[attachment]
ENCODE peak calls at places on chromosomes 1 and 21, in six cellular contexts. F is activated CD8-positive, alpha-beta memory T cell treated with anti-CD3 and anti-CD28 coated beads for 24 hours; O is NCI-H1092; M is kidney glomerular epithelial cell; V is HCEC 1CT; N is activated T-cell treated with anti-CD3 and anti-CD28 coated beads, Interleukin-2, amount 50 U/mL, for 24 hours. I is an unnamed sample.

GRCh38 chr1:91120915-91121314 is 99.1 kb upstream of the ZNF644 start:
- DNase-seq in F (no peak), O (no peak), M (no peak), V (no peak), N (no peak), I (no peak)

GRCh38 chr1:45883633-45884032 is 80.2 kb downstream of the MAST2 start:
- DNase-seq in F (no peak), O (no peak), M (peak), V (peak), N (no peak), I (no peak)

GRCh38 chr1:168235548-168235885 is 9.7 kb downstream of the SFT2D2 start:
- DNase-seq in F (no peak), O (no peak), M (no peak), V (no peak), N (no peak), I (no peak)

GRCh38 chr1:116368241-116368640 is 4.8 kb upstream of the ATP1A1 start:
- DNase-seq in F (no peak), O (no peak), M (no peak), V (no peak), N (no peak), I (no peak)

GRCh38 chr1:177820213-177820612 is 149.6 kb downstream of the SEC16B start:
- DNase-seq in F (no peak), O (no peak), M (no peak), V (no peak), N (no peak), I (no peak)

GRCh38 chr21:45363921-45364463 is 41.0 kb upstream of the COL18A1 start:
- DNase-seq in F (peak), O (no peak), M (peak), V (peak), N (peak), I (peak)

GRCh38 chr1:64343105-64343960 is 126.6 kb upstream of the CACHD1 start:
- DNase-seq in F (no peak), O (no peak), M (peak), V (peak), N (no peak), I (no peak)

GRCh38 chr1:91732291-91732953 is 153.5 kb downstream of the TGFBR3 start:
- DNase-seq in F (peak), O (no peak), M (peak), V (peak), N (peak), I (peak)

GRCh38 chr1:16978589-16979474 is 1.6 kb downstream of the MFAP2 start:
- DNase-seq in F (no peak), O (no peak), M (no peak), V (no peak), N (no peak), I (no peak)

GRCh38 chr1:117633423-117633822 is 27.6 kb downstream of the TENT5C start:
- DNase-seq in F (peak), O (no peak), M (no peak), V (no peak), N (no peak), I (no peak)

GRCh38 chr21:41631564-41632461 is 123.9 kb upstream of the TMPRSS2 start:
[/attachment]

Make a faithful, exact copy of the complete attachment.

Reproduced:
ENCODE peak calls at places on chromosomes 1 and 21, in six cellular contexts. F is activated CD8-positive, alpha-beta memory T cell treated with anti-CD3 and anti-CD28 coated beads for 24 hours; O is NCI-H1092; M is kidney glomerular epithelial cell; V is HCEC 1CT; N is activated T-cell treated with anti-CD3 and anti-CD28 coated beads, Interleukin-2, amount 50 U/mL, for 24 hours. I is an unnamed sample.

GRCh38 chr1:91120915-91121314 is 99.1 kb upstream of the ZNF644 start:
- DNase-seq in F (no peak), O (no peak), M (no peak), V (no peak), N (no peak), I (no peak)

GRCh38 chr1:45883633-45884032 is 80.2 kb downstream of the MAST2 start:
- DNase-seq in F (no peak), O (no peak), M (peak), V (peak), N (no peak), I (no peak)

GRCh38 chr1:168235548-168235885 is 9.7 kb downstream of the SFT2D2 start:
- DNase-seq in F (no peak), O (no peak), M (no peak), V (no peak), N (no peak), I (no peak)

GRCh38 chr1:116368241-116368640 is 4.8 kb upstream of the ATP1A1 start:
- DNase-seq in F (no peak), O (no peak), M (no peak), V (no peak), N (no peak), I (no peak)

GRCh38 chr1:177820213-177820612 is 149.6 kb downstream of the SEC16B start:
- DNase-seq in F (no peak), O (no peak), M (no peak), V (no peak), N (no peak), I (no peak)

GRCh38 chr21:45363921-45364463 is 41.0 kb upstream of the COL18A1 start:
- DNase-seq in F (peak), O (no peak), M (peak), V (peak), N (peak), I (peak)

GRCh38 chr1:64343105-64343960 is 126.6 kb upstream of the CACHD1 start:
- DNase-seq in F (no peak), O (no peak), M (peak), V (peak), N (no peak), I (no peak)

GRCh38 chr1:91732291-91732953 is 153.5 kb downstream of the TGFBR3 start:
- DNase-seq in F (peak), O (no peak), M (peak), V (peak), N (peak), I (peak)

GRCh38 chr1:16978589-16979474 is 1.6 kb downstream of the MFAP2 start:
- DNase-seq in F (no peak), O (no peak), M (no peak), V (no peak), N (no peak), I (no peak)

GRCh38 chr1:117633423-117633822 is 27.6 kb downstream of the TENT5C start:
- DNase-seq in F (peak), O (no peak), M (no peak), V (no peak), N (no peak), I (no peak)

GRCh38 chr21:41631564-41632461 is 123.9 kb upstream of the TMPRSS2 start: